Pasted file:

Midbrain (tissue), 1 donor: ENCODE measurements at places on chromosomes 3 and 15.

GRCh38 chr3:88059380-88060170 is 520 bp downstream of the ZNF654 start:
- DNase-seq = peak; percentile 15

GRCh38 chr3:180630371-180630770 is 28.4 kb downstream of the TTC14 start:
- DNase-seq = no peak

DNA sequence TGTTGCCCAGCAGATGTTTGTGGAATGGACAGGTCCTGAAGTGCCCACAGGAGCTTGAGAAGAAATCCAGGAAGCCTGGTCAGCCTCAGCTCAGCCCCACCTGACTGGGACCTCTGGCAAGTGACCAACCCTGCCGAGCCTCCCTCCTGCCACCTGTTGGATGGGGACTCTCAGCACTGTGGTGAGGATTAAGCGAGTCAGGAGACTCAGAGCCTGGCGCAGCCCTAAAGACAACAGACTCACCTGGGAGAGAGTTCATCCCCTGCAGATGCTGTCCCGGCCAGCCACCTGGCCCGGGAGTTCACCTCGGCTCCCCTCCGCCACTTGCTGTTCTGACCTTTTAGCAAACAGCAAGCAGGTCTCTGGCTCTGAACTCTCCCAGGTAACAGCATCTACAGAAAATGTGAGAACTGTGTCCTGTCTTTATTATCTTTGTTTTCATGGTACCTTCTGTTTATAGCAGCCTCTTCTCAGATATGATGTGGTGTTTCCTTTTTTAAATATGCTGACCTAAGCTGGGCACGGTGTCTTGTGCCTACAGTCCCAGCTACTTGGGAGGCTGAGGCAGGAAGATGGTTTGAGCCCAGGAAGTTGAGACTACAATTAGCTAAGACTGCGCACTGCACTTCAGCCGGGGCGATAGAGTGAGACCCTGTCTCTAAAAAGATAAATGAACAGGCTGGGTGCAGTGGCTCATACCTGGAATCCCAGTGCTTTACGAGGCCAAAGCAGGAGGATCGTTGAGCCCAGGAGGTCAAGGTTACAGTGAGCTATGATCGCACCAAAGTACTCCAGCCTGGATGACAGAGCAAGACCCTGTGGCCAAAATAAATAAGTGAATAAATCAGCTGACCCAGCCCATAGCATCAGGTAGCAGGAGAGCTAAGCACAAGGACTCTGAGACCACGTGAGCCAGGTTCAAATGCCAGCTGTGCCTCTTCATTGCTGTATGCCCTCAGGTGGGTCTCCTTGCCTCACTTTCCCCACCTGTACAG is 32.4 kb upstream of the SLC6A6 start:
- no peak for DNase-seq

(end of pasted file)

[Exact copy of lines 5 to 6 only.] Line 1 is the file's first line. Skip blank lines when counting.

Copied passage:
- DNase-seq = no peak

DNA sequence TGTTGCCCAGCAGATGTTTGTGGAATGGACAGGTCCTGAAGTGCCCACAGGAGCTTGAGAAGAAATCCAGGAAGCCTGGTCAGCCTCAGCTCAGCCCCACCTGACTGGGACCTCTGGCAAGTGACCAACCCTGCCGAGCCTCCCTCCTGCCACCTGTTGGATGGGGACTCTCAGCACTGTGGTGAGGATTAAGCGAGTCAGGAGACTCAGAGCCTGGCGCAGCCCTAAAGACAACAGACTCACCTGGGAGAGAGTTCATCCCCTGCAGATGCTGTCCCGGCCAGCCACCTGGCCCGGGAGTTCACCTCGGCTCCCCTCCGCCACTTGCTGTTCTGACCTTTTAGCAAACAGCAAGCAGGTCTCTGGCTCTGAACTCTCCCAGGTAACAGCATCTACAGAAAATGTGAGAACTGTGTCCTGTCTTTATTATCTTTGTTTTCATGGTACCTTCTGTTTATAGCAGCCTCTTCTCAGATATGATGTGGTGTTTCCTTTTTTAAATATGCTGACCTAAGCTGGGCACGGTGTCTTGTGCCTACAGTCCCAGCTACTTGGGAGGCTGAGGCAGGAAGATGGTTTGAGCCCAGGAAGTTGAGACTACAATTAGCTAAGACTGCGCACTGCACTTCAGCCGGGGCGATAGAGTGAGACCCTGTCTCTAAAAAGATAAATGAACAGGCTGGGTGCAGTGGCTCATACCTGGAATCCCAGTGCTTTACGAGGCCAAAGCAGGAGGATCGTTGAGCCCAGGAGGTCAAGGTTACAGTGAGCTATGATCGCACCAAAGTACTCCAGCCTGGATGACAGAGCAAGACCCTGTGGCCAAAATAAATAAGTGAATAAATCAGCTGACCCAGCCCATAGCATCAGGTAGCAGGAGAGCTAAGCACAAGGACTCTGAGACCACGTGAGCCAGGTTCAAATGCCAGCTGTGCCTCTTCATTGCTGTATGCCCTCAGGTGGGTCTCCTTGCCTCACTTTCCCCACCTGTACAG is 32.4 kb upstream of the SLC6A6 start: